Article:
The Indian diaspora in Silicon Valley has a caste advantage that hides under deafening silence
The South Asian diaspora must wear a cloak of shame now that it has forced a city in the United States to recognize and take action against a system that immigrates to the West every time a Hindu does. The Seattle City Council passed an ordinance prohibiting caste-based discrimination. With a more connected world, globalization has resulted in the spread of the insidious caste system across the globe.
This move was proposed by the city council’s only Indian- American member, Kshama Sawant, based on statistical and anecdotal evidence about caste-based discrimination among the Indian workforce in the U.S. "Caste discrimination doesn’t only take place in other countries. It is faced by South Asian American and other immigrant working people in their workplaces, including in the tech sector, in Seattle and in cities around the country," Sawant said to Reuters when the proposal was introduced.
With its roots deeply ingrained in the social and cultural fabric of ancient India and Hinduism, caste discrimination is practiced and continues to persist in India and other South Asian countries in many forms despite being outlawed. The highest in the social hierarchy being, Brahmins (priests and scholars) and the lowest, the Dalits (termed “untouchables”). A person comes stamped with a permanent social tag as their last name – which almost always reveals a person’s caste.
Caste is an identity that places sections of society at an unfair advantage by the virtue of birth, which also helps them immigrate to countries like the United States and become what Varsity calls the “model minority.” Dr. Suraj Yengde, an award-winning Indian scholar and activist tweeted, “Brahmins in the West are in the habit of claiming their genetic merit. They had headway into education due to an early entry and a system devoted to excelling them in India. Once they become diaspora, they claim their minority status to become World Bank chiefs and Google heads.”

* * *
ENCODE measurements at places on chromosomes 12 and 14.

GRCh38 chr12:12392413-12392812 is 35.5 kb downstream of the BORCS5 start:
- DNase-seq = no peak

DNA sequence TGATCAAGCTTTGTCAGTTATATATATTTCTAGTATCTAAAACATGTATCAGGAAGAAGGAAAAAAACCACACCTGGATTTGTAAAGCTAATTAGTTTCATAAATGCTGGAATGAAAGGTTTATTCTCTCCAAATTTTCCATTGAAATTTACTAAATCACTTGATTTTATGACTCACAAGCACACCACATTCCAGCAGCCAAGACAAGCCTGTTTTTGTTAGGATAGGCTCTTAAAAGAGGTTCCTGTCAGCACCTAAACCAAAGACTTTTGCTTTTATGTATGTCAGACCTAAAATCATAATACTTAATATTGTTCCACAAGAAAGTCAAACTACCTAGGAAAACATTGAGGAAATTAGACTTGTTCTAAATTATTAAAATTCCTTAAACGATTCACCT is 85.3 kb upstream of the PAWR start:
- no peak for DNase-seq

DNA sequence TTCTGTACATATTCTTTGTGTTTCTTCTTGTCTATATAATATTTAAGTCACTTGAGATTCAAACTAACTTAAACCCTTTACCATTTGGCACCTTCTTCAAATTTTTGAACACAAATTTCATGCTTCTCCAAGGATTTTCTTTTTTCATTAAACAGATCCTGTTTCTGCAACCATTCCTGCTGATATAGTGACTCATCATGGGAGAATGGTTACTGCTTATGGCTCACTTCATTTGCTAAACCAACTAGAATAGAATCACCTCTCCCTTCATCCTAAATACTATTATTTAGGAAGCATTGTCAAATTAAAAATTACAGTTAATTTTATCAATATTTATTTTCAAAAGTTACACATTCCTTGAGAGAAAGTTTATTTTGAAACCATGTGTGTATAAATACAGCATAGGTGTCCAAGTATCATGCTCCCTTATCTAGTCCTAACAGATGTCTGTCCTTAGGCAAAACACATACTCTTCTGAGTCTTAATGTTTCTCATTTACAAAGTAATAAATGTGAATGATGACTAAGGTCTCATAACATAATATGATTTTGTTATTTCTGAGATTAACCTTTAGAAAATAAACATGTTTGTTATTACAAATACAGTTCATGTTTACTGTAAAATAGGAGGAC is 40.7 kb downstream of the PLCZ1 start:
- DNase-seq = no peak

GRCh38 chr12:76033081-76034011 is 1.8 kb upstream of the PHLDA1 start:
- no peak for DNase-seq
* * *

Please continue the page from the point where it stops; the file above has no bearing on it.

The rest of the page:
This does not mean that Sundar Pichai, the CEO of Google, and Satya Nadella, the CEO of Microsoft, both upper-caste Hindu Brahmins, who immigrated from India are undeserving of their position. It means that they grew up with a head start at a point that millions of Indians and other South Asians will never reach in their lifetime.
Indian nationals are commonly hired in the high-paying jobs of Silicon Valley, making up 25% of the technical workforce, according to Wired. those who have achieved success in these positions tend to come from historically privileged castes and come from privilege in India. The Dalits who do manage to beat the economic and social disadvantage and leave the country are victim to prejudicial behavior.
Equality Labs, a South Asian Dalit rights organization, published a report titled “Caste in the United States” in 2018 that claims that over two-thirds of Dalits living in the country have experienced discrimination based on their caste. These biases can take many forms, such as the usage of caste-based slurs, or being treated differently because of one's perceived "untouchability."
More than 250 complaints were received by Equality Labs, from employees of major tech companies including Google, Netflix, Amazon, and Facebook, accusing their Indian colleagues of using casteist slurs, discriminatory hiring and firing practices, sexual harassment, and aggressively seeking out evidence of a Dalit's caste.
A 2020 lawsuit against Cisco by a California state agency alleging caste discrimination against a Dalit employee through denial of professional opportunities, promotions and raises, according to The Seattle Times. The lawsuit claims that the defendants, Sundar Iyer and Ramana Kompella who were the engineer’s supervisors and hail from higher castes in India were aware that the engineer in question was a Dalit, according to CNN Business. “Caste discrimination is in every US. company where Indians are working,” said a woman using the pseudonym “Maya” to protect her identity to Vice News.
It is an unfortunate truth that several people in the world, including in India, remain incognizant of the perils faced by those born with the misfortune of a lower caste. “The HR departments in so many of these companies just are not culturally competent enough about the issues of caste to even understand the recording of these issues,” says a person going by the pseudonym “Soundarajan” to VICE News.
I know an Indian who once said that the caste system “does not exist anymore.” This lack of awareness begs the question – how can they help drive the change needed to eradicate a pervasive problem, if they believe that it has ceased to exist?